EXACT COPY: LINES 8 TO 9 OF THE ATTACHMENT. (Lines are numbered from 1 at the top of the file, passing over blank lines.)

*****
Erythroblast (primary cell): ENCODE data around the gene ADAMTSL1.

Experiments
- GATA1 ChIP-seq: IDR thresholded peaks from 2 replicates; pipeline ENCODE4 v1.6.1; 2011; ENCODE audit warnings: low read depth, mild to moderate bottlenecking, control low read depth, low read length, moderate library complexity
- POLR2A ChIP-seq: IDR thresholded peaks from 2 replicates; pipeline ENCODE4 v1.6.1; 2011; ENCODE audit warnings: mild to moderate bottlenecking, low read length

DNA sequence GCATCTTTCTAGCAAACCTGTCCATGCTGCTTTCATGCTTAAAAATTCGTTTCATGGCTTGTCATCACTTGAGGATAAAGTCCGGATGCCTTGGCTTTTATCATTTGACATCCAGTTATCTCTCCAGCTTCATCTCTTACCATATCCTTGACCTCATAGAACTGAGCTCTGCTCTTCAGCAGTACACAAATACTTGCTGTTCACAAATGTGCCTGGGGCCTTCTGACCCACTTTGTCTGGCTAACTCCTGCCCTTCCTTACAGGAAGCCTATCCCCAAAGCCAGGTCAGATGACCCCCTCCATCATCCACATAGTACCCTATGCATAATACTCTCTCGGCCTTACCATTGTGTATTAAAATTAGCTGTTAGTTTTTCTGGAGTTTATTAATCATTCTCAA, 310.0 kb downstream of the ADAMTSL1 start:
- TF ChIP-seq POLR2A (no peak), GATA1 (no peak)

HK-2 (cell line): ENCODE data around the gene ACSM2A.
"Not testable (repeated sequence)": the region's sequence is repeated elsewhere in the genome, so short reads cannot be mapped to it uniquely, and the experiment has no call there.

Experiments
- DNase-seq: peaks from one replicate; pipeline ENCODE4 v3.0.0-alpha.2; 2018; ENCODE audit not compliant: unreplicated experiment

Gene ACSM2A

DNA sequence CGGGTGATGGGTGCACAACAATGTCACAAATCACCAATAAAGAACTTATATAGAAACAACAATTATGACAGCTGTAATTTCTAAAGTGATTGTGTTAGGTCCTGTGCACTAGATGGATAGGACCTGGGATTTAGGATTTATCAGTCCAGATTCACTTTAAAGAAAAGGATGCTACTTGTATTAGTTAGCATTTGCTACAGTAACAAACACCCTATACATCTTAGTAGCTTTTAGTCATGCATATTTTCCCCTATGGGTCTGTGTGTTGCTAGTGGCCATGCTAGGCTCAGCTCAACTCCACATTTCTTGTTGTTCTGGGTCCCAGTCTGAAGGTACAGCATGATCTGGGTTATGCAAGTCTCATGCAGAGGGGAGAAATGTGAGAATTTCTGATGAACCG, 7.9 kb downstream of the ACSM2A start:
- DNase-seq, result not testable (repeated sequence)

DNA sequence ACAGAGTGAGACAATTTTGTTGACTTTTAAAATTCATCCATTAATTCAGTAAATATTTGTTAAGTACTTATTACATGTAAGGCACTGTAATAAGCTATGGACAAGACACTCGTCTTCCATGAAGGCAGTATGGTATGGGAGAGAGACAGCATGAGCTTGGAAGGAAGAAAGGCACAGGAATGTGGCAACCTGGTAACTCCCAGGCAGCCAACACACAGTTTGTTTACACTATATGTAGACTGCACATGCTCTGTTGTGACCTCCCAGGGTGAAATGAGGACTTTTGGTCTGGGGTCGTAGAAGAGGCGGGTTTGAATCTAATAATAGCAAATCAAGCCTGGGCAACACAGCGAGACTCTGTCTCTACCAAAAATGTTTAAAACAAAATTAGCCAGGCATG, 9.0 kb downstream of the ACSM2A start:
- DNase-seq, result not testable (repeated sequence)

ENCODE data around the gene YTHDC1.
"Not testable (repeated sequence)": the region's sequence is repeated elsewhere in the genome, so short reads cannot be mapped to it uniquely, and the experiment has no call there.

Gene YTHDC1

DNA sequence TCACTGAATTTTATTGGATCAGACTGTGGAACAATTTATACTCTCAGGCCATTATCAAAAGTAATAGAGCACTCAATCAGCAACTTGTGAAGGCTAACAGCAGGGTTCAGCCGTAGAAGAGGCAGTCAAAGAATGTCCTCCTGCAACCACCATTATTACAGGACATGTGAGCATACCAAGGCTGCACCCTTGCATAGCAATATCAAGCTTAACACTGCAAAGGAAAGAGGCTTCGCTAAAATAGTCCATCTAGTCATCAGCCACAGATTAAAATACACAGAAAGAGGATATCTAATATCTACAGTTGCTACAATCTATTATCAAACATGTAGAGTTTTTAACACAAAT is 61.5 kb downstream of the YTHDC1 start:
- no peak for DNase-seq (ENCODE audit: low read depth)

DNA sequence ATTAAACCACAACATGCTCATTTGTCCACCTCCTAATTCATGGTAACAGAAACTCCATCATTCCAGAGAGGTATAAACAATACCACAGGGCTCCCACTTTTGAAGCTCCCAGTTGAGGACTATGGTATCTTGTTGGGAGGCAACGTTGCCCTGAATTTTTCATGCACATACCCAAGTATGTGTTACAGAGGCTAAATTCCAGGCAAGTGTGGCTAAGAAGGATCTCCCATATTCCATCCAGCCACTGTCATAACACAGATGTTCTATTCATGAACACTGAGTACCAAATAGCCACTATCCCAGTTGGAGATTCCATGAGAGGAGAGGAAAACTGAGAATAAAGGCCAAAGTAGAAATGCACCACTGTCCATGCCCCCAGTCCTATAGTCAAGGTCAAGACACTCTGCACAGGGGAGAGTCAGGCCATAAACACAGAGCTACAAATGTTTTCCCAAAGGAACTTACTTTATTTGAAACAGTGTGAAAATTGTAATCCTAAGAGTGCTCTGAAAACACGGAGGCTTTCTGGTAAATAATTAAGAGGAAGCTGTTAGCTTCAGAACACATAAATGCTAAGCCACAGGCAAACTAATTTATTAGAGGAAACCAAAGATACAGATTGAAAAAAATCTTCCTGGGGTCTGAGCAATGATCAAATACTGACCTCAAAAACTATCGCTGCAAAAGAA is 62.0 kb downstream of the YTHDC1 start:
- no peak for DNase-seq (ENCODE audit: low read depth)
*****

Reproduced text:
"Not testable (repeated sequence)": the region's sequence is repeated elsewhere in the genome, so short reads cannot be mapped to it uniquely, and the experiment has no call there.

Experiments